This election season, we’re finding out that some choices are indeed tougher than others. Say you’re a die-hard Kucinich supporter or a Republican but now find yourself for practical reasons having to choose between Hillary and Obama. A new study from the February issue of the Journal of Consumer Research reveals that sometimes asking people to “reject” an option – rather than “choose” an option – makes it easier for consumers to decide among options that they don’t particularly like.
“If both the alternatives are attractive, then both provide reasons to choose, and therefore are compatible with the choose task,” explain Anish Nagpal (University of Melbourne) and Parthasarathy Krishnamurthy (University of Houston). “If both the alternatives are unattractive, neither one provides reasons to choose, and are therefore incompatible with the choose task.”
Thus, if a choice is difficult, it might not be the options that are causing the indecisiveness, but the way the decision is framed. The researchers argue that it is difficult to choose among undesirable options because none of the items offers a reason to choose it.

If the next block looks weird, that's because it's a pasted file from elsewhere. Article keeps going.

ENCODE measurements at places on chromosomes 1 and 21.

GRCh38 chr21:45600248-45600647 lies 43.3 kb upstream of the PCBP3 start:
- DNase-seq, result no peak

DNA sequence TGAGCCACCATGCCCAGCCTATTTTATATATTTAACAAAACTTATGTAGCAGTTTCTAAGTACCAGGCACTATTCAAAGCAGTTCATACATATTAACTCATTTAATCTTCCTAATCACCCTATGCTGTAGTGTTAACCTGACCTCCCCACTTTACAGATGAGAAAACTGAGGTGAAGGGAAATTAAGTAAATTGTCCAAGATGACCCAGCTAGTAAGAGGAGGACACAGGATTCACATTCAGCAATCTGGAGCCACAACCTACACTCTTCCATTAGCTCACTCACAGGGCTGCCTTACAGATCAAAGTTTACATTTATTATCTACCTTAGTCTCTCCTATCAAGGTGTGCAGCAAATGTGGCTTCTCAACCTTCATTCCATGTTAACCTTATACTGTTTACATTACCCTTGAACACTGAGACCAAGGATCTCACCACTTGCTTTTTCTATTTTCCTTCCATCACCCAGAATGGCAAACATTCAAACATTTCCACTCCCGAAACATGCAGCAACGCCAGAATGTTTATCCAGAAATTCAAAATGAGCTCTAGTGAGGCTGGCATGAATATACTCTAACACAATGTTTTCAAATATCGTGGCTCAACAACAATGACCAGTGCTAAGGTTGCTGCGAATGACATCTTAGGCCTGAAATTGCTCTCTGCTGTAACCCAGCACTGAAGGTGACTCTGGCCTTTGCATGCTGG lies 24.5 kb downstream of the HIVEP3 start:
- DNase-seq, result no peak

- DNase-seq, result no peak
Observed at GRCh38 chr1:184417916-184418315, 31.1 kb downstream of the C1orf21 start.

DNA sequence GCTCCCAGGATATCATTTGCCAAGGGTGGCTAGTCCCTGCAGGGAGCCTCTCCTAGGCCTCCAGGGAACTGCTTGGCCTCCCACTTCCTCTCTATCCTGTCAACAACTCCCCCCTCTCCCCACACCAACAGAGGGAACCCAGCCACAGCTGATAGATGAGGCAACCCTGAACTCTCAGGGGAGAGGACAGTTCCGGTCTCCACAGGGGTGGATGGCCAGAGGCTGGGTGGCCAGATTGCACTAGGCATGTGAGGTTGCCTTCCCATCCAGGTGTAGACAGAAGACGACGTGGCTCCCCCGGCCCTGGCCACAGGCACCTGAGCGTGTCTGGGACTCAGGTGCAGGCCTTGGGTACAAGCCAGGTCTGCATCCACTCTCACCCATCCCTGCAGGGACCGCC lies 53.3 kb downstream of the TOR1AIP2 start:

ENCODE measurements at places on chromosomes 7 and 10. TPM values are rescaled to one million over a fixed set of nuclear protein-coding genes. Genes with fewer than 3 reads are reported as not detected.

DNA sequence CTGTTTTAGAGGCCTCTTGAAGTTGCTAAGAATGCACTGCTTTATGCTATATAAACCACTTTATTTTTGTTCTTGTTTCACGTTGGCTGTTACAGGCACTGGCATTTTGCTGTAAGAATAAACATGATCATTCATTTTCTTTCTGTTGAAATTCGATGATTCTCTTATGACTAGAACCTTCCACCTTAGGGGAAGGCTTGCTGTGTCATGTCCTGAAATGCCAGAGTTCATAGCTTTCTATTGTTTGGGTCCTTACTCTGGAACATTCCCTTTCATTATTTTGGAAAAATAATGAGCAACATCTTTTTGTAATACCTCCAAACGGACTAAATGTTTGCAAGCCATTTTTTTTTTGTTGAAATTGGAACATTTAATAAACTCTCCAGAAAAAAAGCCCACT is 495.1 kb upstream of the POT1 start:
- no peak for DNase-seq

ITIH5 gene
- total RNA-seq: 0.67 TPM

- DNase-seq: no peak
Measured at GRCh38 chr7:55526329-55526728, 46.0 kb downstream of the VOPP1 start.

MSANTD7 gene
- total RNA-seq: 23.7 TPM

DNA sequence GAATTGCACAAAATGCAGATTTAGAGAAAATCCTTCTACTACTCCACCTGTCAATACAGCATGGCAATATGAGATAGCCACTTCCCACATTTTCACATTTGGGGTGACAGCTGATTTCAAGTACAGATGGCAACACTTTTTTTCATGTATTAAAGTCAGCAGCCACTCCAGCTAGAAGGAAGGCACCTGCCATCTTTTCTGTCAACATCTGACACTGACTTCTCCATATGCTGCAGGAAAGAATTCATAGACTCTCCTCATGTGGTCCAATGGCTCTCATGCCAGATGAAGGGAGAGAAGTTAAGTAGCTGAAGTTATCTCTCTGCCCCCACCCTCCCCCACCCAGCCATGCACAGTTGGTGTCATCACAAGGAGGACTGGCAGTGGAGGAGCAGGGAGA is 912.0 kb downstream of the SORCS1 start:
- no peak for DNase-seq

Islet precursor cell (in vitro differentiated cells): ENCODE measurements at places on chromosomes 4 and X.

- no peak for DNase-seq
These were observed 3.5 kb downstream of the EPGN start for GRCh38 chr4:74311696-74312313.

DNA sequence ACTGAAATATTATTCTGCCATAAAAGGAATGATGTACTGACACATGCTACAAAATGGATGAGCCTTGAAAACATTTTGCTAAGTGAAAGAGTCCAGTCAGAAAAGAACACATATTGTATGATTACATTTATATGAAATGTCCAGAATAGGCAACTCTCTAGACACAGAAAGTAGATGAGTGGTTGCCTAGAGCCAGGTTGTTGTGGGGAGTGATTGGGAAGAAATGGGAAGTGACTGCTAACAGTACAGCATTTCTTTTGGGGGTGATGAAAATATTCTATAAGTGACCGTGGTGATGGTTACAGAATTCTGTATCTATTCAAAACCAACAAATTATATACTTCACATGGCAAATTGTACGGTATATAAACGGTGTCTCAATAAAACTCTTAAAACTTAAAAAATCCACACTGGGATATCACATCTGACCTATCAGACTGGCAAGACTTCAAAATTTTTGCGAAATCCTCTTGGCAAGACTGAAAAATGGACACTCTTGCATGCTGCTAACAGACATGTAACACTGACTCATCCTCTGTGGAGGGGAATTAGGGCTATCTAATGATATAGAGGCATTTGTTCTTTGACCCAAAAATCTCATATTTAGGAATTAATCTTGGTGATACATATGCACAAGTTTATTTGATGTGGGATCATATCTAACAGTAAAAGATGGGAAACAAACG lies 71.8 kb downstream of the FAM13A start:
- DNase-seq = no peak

Indeed, asking people to choose among undesirable things leads to greater experienced conflict and greater decision difficulty, which may manifest as longer decision times. The researchers show that people tend to have an easier time choosing among things they like than among things they hate. In one study, choices were made almost 20 percent quicker between desirable alternatives (an average of 70.09 seconds) than between undesirable alternatives (an average of 86.93 seconds).
The reverse was true when consumers were asked to reject an option. Decisions involving unattractive alternatives were more than 20 percent quicker (an average of 69.50 seconds) than attractive alternatives (an average of 88.57 seconds) when consumers were asked to “reject” – as opposed to “choose” – an unappealing option.
“This suggests that consumers can control the level of difficulty that they experience by changing their decision task,” the researchers write, pointing out that consumers faced with a difficult choice have been known to give up and defer the decision to a later date.
Source: University of Chicago
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